No two businesses are the same, so speaking about an ‘Irish work culture’ risks papering over the many differences between workplaces. Nevertheless, Ireland has a strong national character and this shapes how people work. With these provisos in mind, here’s a guide to Irish work culture.

Irish business

In general, the Irish like to think that their society is a meritocracy – those who cultivate their skills and put in a lot of hard work will rise to the top. Whether this is true or not is a matter of debate, but the belief pervades work life. Hierarchies are relaxed, people move on to first names swiftly, and socialising with colleagues is common. Bureaucracy and overbearing authority are generally resented.

As in many cultures, who you know is often as important as what you know. Lots of business begins with third parties putting mutual acquaintances in touch. Irish businesses do use business cards to make contact, but they do not hold the same significance as in other cultures – they’re a little too formal. You’re better off making friends with business contacts over after work drinks.


The Irish are generally casual people. When you’re attending meetings, it’s customary to give everyone a firm handshake – men and women – and to make eye contact when you’re having a conversation. Failing to do so may make you seem insincere or insecure. Beyond handshakes, the Irish are not known for public displays of affection. You’ll get away with a hearty backslap, but don’t lean in for cheek-kissing or hugs.

There’s a myth, current in many circles, that the Irish are not time conscious and don’t stress punctuality. Wherever this myth came from, it’s not true. Make sure that you’re on time.

Generally, business meetings in Ireland are coordinated by a chairperson, usually the most senior person in the room. A meeting will generally open with a bit of small talk to make people comfortable before moving onto weightier issues. Good humour will take you a long way, so if you find yourself on the receiving end of a well-meaning joke, take it lightly. Family, weather and traffic are all safe subjects for small talk – the only real taboo is salary. Don’t ask people how much they earn.

The dress code will depend on your company, but professionals typically wear suits, dresses and blazers. Men wear ties and women opt for skirts more often than in America.

Business colleagues in a social setting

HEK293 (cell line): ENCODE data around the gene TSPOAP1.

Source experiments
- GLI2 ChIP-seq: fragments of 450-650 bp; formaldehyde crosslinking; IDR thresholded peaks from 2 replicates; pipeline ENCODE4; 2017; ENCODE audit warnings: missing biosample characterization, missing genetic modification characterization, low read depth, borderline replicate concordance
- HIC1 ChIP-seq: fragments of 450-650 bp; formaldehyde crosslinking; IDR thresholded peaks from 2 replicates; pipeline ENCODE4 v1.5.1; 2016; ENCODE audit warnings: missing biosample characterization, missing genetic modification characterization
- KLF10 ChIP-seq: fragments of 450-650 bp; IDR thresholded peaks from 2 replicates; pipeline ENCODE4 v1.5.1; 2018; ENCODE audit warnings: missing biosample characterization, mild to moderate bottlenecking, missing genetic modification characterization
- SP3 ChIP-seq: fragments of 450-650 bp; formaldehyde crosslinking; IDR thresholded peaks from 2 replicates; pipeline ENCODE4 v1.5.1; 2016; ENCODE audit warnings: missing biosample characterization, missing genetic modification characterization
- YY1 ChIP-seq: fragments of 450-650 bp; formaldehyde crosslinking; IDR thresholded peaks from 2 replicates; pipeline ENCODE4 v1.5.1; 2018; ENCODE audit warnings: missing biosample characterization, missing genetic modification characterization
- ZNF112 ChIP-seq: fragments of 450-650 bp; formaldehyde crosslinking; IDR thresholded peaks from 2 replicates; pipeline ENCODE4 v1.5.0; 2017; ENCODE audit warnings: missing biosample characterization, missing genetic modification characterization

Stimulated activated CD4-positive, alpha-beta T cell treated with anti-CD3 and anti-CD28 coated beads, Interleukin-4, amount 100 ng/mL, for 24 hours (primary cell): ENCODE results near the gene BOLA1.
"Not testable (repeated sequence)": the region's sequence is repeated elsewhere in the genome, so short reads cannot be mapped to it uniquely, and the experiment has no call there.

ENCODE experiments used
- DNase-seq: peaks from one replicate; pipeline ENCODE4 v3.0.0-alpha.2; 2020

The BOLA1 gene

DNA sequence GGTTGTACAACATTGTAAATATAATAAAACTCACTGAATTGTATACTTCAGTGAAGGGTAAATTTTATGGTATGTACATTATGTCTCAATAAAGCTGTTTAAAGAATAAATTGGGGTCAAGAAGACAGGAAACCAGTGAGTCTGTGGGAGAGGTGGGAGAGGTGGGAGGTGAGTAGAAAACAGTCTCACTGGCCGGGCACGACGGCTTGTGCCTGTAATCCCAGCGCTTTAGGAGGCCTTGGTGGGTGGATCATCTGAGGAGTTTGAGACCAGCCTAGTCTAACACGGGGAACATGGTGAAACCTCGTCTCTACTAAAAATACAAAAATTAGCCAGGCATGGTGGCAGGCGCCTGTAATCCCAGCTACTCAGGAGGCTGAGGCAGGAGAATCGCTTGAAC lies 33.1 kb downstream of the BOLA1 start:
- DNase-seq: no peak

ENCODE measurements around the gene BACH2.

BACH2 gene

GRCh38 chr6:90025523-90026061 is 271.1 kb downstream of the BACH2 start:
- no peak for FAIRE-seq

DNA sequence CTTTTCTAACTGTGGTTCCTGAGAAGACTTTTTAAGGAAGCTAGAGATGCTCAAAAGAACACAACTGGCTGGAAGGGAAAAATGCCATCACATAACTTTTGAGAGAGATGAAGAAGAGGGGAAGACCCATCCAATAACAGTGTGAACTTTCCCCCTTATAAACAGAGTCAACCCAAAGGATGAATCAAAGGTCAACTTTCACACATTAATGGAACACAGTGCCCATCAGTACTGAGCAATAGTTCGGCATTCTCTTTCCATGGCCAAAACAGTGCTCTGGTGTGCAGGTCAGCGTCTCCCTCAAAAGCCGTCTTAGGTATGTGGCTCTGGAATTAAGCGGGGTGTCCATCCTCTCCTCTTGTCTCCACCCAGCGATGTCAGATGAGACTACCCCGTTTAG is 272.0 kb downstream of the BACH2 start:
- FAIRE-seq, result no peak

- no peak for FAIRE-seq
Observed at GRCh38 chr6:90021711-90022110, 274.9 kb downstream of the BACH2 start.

This is probably true of many places, but plenty of business takes place in social settings in Ireland. Bars, restaurants and golf courses are popular venues for nurturing business relationships and closing deals. Don’t worry if you’re not a big drinker – just order a squash and stay engaged in the conversation. The Irish are more interested in what you want to say than how much beer you drink.

You may be invited over to someone’s home for a meal. Take a small gift – wine or chocolates is typical. Make sure you don’t overdo it. An ostentatious gift will probably do more harm than no gift at all.

Use your judgement

The problem with all these generalisations is that they may not be true of where you find yourself working. Use your judgement, ask your colleagues, and watch what others do. Above all, relax. You’ll be given a lot of leeway as a newcomer. If you’re curious about what it’s like to work for a specific employer, it might pay to visit Glassdoor. It’s like TripAdvisor for workplaces.

Getting to know the Irish

This small nation is brimming with fascinating stories and lore. All of us are shaped by our history, but the Irish – after centuries of tumult and boasting a sparkling literary tradition that has immortalised the past – are acutely aware of theirs. Neil Hegarty’s The Story of Ireland is an accessible introduction and provides a way into the vast library of Irish historiography. Ireland’s fascinating story rewards reading in its own right, but it can also provide keen insights into the national character.

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